Comnmendatory Letters The earliest trace of the practice connected with these words is to be found in 2Co 3:1. St. Paul, it would seem, had been taunted by rivals, who came with letters of commendation (ἐπιστολαὶ συστατικαί) from the Church of Jerusalem with the absence of such credentials in his oWn case, with his attempts to make up for the omission by reiterated selfcommendation. The passage shows the practice was already common, and, of course, necessary. Letters of this kind may have been in previous use among the Jews, and thus'helped to maintain their unity as a people through all the lands of the dispersion. Other instances of it in the apostolic ages are to be found in the letter given to Apollos by the disciples at Ephesus (Ac 18:27), in the mention of Zenas and Apollos in the Epistle to Tit 3:13). The letter to Philemon, though more distinctly personal, has somewhat of the same character. The practice became universal, and it may be said, without exaggeration, that no single practice of the early Christian Church tended so much as this to impress on it the stamp of unity and organization. The bishop of any congregation, in any part of the empire, might commend a traveller, layman, or cleric to the good offices of another. The precautions against imposture might sometimes, as in the instance of Peregrinus, told by Lucian — perhaps also in that of the "false brethren" of Ga 2:4 — be insufficient, but, as a rule, it did its work, and served as a bond of union between all Christian churches.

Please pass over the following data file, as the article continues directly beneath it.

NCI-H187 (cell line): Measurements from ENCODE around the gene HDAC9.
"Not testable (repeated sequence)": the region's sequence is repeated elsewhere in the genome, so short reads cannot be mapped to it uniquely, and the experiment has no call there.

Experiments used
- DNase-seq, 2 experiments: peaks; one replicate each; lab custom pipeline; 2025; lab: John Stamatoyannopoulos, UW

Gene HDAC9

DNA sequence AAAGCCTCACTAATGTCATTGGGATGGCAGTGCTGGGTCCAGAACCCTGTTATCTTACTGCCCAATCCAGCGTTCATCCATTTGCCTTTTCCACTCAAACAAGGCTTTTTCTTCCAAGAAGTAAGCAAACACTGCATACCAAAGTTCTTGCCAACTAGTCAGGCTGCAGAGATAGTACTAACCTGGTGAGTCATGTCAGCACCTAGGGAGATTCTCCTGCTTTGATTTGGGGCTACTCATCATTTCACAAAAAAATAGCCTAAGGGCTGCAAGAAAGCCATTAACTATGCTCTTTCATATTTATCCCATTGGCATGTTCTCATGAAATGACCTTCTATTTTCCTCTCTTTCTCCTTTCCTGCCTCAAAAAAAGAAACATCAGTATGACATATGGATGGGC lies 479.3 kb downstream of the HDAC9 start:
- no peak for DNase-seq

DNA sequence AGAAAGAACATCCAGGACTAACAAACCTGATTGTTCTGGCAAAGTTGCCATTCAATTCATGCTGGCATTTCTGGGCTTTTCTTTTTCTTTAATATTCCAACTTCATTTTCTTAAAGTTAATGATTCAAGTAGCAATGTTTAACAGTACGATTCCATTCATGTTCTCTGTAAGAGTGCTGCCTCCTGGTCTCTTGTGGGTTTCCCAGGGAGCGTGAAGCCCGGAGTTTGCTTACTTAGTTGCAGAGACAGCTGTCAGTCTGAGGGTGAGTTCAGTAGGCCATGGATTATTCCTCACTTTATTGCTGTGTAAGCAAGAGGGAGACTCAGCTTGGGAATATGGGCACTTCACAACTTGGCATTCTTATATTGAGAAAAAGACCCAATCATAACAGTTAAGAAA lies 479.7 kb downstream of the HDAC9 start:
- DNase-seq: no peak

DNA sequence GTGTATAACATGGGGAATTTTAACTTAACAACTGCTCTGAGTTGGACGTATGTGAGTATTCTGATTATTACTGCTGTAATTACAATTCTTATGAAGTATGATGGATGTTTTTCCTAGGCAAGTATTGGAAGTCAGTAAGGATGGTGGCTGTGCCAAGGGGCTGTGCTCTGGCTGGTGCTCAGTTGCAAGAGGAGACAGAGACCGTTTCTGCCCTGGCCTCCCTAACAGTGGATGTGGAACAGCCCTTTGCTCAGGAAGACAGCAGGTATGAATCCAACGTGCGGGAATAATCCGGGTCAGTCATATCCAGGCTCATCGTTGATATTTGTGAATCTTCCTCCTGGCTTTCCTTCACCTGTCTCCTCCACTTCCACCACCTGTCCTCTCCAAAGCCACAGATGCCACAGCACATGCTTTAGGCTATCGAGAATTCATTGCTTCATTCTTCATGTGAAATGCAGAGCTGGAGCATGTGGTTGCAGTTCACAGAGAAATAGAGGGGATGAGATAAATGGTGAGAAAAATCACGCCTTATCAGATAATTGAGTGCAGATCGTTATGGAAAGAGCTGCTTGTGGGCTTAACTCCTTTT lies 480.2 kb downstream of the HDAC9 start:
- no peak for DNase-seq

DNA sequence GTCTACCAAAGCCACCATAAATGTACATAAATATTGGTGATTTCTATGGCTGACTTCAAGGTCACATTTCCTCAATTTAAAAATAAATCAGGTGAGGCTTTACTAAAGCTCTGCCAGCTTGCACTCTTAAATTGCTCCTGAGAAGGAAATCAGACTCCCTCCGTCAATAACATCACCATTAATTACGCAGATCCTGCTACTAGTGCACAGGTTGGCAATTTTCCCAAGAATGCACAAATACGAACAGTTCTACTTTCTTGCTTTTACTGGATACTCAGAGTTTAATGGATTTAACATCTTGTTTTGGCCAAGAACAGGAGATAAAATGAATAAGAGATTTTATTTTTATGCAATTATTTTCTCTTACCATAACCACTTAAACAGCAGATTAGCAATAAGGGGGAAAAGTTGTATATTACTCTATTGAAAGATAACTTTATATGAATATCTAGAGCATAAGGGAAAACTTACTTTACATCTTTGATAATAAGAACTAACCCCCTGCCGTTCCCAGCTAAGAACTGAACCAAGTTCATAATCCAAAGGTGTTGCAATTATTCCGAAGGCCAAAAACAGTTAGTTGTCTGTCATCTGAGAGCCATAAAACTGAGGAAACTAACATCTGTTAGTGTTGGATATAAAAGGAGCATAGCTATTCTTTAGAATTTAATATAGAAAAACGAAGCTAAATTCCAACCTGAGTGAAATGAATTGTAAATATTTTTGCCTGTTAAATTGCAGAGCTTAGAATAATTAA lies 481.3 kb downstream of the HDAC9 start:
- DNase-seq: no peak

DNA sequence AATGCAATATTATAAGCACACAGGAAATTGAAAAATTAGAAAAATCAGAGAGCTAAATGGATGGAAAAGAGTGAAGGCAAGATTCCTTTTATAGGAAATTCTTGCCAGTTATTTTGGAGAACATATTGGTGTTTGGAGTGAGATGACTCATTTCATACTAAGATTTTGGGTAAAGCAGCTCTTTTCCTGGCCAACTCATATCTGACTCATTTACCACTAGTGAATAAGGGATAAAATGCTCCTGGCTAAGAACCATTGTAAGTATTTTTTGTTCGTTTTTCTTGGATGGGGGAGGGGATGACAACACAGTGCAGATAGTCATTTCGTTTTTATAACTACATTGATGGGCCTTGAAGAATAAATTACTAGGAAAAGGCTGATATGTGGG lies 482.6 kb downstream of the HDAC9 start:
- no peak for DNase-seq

Those outside the Church's pale, however arrogant might be their claims, could boast of no such proof of their oneness. They were cut off from what was in the most literal sense of the term the "communion of saints." It was the crowning argument of Augustine anld Optatus against the Donatists that their letters would not be received in any churches but their owni; that they were therefore a sect with no claim to catholicity, no element of permanence. When Paul of Samosata was deposed by the so-called second council of Antioch, the bishops who passed sentence on him wrote to Dionysius of Rome and Maximus of Alexandria, requesting them not to address their letters to him, but to Domnus, whom they had appointed in his place. The letter of Cyprian on the election of Cornelius: and that to Stephen are examples of the same kind. The most remarkable testimony, however, to the extent and the usefulness of the practice is found in the wish of Julian to reorganize heathen society on the same plan, and to provide, in this way, shelter and food for any non-Christian traveller who might be journeying to a strange city (Sozomen, H.E. 5:16).